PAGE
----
I certainly hope not, and I guess it's possible he's violated the program without that meaning that he's going out on benders every night. Still, with his play falling off so precipitously, one has to wonder.

Tuesday, January 06, 2004

Marbury a Knick

Good move by Zeke in New York to shake things up. He adds a legit star to build excitement and sell tix. I like Marbury, who isn't selfish as he used to be--he's second in the league in assists, helping out my fantasy team. Phoenix dumped him for salary reasons, and going back home to NYC may help him since he's wanted to play there.

Now that the Knicks have moved Ward and Eisley, the trade where they picked up Moochie Norris last week makes a lot more sense too.

Call me crazy, but I think the Knicks have a shot at the eighth slot, not that it'll take more than 40 wins to get there.

Not Exactly a Well-Oiled Machine

The Celtics lost to Detroit 78-68 Monday night (get it, Pistons, not well-oiled?). The offense continues to look atrocious. I'm not doing stats tonight, I'm sure they're terrible.

Tom Heinsohn made a good comment on the broadcast about how putting Walter McCarty in the lineup made them much more of a perimeter team. Dammit, here are the stats after all. Vin Baker was scoreless in seven minutes. He had no shots, rebounds, fouls, nothing. The guys who played, meanwhile, were busy jacking up 34 threes, hitting only nine of them--yikes. It's like Antoine Walker is back in town and having a string of very bad games.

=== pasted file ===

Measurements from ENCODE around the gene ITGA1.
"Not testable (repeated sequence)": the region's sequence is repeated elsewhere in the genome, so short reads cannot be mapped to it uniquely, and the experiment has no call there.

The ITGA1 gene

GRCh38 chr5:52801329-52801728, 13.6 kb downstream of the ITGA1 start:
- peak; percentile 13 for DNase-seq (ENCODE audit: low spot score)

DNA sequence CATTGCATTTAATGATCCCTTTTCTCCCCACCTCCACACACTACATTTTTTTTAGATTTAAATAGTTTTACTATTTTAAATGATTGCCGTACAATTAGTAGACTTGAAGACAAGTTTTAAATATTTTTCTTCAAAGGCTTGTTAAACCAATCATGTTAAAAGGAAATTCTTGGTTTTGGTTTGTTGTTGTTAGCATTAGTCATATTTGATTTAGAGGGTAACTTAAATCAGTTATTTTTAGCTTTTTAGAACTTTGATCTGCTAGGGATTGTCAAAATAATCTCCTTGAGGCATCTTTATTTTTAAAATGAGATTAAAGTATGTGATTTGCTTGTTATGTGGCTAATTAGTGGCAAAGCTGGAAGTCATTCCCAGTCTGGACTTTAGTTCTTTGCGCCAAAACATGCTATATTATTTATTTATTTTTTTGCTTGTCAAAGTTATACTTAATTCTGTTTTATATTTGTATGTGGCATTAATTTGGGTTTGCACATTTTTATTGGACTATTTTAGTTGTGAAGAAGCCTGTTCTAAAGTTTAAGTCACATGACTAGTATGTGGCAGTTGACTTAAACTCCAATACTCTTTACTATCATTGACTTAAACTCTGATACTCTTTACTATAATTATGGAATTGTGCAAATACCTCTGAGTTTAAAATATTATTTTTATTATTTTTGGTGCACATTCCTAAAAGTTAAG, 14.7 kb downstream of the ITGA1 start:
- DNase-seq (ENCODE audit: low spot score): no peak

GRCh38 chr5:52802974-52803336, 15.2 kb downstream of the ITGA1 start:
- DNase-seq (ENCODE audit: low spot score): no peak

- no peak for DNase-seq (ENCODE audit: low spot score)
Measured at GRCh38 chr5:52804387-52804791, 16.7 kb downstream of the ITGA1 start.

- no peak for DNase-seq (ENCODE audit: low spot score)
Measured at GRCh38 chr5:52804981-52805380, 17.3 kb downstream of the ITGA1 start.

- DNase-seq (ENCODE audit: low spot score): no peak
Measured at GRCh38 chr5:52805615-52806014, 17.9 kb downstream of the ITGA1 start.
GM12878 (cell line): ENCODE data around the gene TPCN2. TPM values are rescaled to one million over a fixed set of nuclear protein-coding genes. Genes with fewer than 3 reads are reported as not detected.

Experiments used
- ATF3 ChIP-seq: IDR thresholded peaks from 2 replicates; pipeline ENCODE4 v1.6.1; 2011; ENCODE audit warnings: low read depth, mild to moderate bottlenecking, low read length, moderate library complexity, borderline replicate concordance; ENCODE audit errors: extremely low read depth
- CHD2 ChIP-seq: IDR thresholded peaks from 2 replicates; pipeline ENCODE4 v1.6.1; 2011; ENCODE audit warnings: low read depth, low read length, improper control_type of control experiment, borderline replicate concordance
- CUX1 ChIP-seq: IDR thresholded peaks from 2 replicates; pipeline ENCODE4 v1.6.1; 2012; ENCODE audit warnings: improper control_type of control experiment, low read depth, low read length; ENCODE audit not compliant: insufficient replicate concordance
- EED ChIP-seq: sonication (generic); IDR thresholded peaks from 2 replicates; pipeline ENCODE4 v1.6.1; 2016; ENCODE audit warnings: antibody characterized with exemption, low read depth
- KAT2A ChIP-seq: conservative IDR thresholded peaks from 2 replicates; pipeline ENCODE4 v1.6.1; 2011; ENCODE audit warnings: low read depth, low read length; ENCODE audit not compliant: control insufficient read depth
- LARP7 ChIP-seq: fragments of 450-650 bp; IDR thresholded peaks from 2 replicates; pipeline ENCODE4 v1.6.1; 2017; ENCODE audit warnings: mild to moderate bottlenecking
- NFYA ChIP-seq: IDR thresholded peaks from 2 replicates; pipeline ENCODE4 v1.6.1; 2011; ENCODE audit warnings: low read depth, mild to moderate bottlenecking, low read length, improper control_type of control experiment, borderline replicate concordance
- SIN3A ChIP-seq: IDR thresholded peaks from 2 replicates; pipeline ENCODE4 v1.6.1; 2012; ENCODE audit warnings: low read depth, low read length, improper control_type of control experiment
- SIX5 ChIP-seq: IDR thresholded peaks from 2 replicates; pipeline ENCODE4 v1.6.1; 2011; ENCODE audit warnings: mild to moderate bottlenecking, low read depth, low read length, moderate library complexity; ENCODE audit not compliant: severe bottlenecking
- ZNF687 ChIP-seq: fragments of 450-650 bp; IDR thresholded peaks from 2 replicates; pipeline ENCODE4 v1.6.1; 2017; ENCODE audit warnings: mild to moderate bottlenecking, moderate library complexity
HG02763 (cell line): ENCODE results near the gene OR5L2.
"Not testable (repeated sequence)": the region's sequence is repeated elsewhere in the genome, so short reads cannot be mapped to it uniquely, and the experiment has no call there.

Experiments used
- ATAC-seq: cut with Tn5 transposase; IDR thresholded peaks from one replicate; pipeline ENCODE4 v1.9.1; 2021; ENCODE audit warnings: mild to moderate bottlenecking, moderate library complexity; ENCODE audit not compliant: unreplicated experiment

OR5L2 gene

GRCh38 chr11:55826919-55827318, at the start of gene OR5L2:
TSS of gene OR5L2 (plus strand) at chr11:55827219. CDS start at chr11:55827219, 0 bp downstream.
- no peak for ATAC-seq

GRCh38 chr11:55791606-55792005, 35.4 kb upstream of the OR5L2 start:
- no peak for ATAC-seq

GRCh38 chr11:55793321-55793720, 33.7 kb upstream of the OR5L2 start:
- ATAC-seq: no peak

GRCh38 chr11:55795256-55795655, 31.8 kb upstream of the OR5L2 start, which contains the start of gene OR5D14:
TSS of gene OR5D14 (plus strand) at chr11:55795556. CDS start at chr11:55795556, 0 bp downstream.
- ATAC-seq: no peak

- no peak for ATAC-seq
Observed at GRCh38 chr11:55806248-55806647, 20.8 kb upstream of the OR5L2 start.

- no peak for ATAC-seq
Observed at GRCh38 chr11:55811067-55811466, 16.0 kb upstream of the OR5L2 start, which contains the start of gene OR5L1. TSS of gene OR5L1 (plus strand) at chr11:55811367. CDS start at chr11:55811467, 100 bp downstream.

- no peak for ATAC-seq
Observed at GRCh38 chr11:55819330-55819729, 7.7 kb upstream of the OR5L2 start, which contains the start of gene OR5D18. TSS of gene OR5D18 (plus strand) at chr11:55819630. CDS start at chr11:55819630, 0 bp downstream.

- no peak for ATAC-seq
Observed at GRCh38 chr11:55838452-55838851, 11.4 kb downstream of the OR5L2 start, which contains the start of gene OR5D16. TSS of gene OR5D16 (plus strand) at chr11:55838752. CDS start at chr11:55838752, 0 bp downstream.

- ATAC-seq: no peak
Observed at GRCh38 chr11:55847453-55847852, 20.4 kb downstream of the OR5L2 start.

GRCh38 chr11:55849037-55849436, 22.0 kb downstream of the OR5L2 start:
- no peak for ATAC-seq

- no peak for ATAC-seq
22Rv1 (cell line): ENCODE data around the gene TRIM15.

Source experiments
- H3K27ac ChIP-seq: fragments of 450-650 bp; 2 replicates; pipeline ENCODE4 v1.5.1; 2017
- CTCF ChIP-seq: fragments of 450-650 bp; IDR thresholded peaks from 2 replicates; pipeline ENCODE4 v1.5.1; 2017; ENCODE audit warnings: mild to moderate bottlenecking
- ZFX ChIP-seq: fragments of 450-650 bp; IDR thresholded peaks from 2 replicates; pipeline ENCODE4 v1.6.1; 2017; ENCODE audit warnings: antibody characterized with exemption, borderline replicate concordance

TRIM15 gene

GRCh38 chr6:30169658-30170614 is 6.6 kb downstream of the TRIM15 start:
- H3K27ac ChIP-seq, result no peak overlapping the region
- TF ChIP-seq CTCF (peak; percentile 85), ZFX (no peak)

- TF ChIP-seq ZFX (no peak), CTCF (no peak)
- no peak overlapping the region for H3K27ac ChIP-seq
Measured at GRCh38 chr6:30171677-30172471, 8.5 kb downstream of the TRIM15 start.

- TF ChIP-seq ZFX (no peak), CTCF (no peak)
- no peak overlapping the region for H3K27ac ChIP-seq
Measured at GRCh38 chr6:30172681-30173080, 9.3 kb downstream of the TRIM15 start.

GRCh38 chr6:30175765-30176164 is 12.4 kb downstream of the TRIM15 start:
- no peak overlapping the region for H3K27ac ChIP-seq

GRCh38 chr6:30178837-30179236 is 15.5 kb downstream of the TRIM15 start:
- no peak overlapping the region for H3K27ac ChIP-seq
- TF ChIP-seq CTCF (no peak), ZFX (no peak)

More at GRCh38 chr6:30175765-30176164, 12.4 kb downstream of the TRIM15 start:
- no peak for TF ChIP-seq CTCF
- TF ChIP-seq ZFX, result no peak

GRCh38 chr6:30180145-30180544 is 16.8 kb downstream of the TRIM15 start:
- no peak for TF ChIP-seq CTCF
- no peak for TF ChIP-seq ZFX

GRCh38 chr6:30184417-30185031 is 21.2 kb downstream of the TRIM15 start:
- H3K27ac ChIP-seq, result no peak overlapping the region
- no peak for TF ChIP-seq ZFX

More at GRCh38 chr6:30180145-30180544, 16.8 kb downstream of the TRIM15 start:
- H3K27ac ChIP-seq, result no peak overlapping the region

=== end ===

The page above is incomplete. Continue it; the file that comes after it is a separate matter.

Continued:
Remember back a week or two ago when McCarty was hitting threes and the C's were winning? I warned it was fool's gold, and it looks like I was right. Too bad Jim O'Brien has decided to go with this lineup. Walter needs to be a complementary bench player at most, otherwise we're not going to be a good team.

Also, remember this?

Danny Ainge can think of one way to immediately take some of the scoring burden off Paul Pierce [news].

Acknowledging that Baker's scoring has been on the decline, the director of basketball operations suggested yesterday that Baker's low post talents are not being utilized enough.

"I feel Vin Baker is being neglected in our offense, and right now we're also getting nothing out of the small forward position,'' Ainge said yesterday, after learning the captain of his team spoke out for the second time in a week.


At the time, people thought it notable that Ainge was publicly questioning O'Brien. Since that time I think Ainge has become less talkative with the media, a result of taking heat in the wake of the Davis trade, being booed on Cedric Maxwell Night, and the rumors that he and Obie don't get along. So don't expect Ainge to speak out on the Baker situation, but he must be pissed that Vin is riding the pine, right?